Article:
This illustration, created at the Centers for Disease Control and Prevention (CDC), reveals ultrastructural morphology exhibited by coronaviruses. Credit: Alissa Eckert, MS; Dan Higgins, MAM

What a year. At times, 2020 felt like a decade crammed into one 366 days (it was a leap year, after all) with an astounding series of events that would have already been historic on their own. In 12 months, we saw a presidential impeachment, the most closely watched presidential election in modern history took place, the nation was roiled by civil unrest in the wake of George Floyd’s death at the hands of police, Oregon’s worst wildfire season on record destroyed homes and choked the skies, all during the backdrop of a global health pandemic that has killed millions across the globe and sickened and killed in Oregon, in Washington County, in Banks, in Gales Creek, while the toll also included shuttered businesses, broken school plans, and more. 

Here’s a month-by-month breakdown of a few of the top stories we covered during these trying months in the Banks and Gales Creek areas. And while 2021 is sure to bring more difficulty, here’s to writing a few more cheerful stories in this new year. 

January

January started with an eye to the national stage. The U.S. House of Representatives had voted to impeach President Donald Trump on December 18, 2019, and a Senate trial to acquit or remove the president began on January 16, 2020. 

Locally, an effort to celebrate the centennial of the city of Banks’ incorporation began the same day with a centennial kickoff party held at Sunset Park. It would be just one of a few of the city’s plans that wouldn’t be derailed by the impending pandemic, which at this point had likely already spread beyond China’s Wuhan region where it is believed to have originated. January 20 saw confirmed cases in Japan, South Korea and Thailand, according to the World Health Organization, and in Washington, the first case was reported on January 21. 

The little white house burns. Photo: Chas Hundley//Banks Post

February

February saw an increasingly worried U.S. start to realize that the coronavirus was shaping up to have a significant impact on the world, and on the last day of the month, Feb. 29, the first confirmed coronavirus death was recorded, though health authorities would later discover that two others had already died in the U.S. from the disease, but their diagnosis was not confirmed until later in the spring. The first case in Oregon was recorded on February 28, in Washington County. On the national stage, the expected outcome of the Trump impeachment trial came to a close with the president’s acquittal by the Senate on Feb. 5.

Meanwhile, in Banks and across the state, rural conservative activists were gearing up for a Timber Unity rally, with big rigs and trucks descending in a convoy on Salem in the morning of Feb. 6 to protest Senate Bill 1530, a cap-and-trade bill designed to address some aspects of climate change in Oregon. The bill — and others that were unrelated — went nowhere after Republican legislators abandoned the capitol and fled, in some cases, to other states to avoid having to vote. For the second year in a row, Oregon’s elected Republicans had scuttled another legislative session. More than 200 bills died with the session in early March.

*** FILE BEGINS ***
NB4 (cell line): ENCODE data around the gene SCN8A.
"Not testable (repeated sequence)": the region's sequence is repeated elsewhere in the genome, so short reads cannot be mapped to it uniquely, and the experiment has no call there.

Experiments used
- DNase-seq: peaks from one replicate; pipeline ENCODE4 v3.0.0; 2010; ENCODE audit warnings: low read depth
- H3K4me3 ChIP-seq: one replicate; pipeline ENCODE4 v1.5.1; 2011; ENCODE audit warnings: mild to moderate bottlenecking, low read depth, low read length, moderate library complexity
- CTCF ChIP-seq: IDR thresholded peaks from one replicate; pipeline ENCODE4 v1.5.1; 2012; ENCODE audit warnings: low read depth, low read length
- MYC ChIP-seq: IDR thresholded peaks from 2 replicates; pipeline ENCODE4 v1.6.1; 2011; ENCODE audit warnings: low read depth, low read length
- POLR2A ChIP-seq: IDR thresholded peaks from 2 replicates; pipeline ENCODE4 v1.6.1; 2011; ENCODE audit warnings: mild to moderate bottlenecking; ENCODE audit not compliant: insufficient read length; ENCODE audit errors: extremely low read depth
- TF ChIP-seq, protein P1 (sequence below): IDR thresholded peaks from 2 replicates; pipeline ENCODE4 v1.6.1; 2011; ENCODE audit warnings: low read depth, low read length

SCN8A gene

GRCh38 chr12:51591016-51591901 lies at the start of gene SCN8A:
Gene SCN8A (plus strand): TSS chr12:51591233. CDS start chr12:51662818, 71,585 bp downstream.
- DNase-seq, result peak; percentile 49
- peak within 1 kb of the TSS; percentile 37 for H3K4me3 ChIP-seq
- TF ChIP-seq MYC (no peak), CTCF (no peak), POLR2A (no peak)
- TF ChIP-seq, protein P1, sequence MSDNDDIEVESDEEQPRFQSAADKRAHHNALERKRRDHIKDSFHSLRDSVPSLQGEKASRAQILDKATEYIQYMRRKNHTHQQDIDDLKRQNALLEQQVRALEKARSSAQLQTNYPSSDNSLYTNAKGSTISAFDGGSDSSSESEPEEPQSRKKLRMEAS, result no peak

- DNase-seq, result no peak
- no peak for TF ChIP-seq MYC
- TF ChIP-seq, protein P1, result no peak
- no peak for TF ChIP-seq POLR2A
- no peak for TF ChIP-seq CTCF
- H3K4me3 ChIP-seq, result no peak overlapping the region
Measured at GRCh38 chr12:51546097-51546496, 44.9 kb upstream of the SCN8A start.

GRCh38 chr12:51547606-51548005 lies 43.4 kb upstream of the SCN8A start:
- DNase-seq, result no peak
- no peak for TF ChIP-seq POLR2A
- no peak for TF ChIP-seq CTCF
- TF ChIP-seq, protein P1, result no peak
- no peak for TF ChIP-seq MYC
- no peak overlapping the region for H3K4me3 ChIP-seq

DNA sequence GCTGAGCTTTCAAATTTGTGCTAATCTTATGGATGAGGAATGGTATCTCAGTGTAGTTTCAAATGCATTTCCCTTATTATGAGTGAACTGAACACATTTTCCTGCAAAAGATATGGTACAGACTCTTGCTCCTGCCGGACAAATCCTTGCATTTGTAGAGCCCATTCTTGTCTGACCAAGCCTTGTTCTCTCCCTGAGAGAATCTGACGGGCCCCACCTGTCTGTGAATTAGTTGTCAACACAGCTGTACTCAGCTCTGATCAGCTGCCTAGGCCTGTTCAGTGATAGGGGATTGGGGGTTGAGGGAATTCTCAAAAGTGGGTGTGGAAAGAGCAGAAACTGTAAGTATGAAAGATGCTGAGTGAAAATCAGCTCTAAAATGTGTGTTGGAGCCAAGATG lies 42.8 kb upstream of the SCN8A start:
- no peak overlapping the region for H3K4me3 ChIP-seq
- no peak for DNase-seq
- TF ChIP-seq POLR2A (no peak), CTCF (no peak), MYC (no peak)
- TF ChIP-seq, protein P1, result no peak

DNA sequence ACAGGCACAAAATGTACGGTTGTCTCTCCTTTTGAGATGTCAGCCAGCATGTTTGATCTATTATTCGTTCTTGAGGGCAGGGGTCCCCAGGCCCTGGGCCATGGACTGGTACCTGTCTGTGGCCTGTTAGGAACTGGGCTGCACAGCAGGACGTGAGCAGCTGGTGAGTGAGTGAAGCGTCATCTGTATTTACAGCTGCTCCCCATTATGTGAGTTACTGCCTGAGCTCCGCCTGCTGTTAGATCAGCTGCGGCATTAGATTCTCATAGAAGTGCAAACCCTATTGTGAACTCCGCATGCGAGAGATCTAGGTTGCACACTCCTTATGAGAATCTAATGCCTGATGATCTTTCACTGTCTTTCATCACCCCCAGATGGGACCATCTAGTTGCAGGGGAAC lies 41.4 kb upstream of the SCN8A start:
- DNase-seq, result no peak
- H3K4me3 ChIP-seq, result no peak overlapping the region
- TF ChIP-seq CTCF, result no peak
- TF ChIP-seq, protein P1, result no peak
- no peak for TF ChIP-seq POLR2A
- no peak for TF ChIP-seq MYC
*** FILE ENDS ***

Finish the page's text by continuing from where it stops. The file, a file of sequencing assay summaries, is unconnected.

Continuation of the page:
Meanwhile, in downtown Gales Creek, flames engulfed the Gales Creek Church-owned “Little White House” and shot into the sky on Feb. 1 as dozens of firefighters filled the area. The fire was set on purpose, by those same firefighters after the church donated the rickety former home and storage structure for a training burn. One Banks Fire District volunteer sustained minor injuries during the exercise. 

Banks School District. Photo: Chas Hundley

March

In March, everything changed. Schools shuttered, businesses closed, local jurisdictions declared emergencies, parks closed their gates, people were asked to avoid groups, and the first of many state edicts to stem the novel coronavirus’ growth was issued in the form of the sweeping "Stay Home, Save Lives” order. Politically, Oregon House District 32, which covers Banks and Gales Creek and the North Coast, saw a change as well: first term State Rep. Tiffiny Mitchell abruptly said she wouldn’t seek a second term. With hours to go before the filing deadline closed, a new candidate to take up the Democratic Party mantle was underway. 

Debbie Boothe-Schmidt, a Clatsop County trial assistant and George Kiepke, a former Clatsop County commissioner threw their hats into the ring. 

The Banks Pharmacy. Photo: Chas Hundley

April

April saw more tumultuous impacts from the coronavirus pandemic. A few wildfires also sprung up in the Tillamook Forest, a harbinger of what was to come in September in Oregon. In Banks, longtime business owner Philip and Gene Darrah said that the Banks Pharmacy would close forever. “Sadly, we are selling. It breaks our hearts but that's what we must do,” said Gene in an email to the Banks Post, and also noted that the long hours — 6 days a week, with 10 to 12 hours a day — factored in their decision to close up shop. The month also saw a $2.5 million lawsuit against the Banks School District begin after a former assistant softball coach was arrested on several sex abuse charges on December 2, 2019. The Banks 4th of July parade, planned to commemorate the city’s centennial, was cancelled due to the virus. In Gales Creek, Coleman’s 9N Shady Rest forever closed due in part to impacts from the economic toll of the pandemic, shuttering a long tradition of this roadside diner.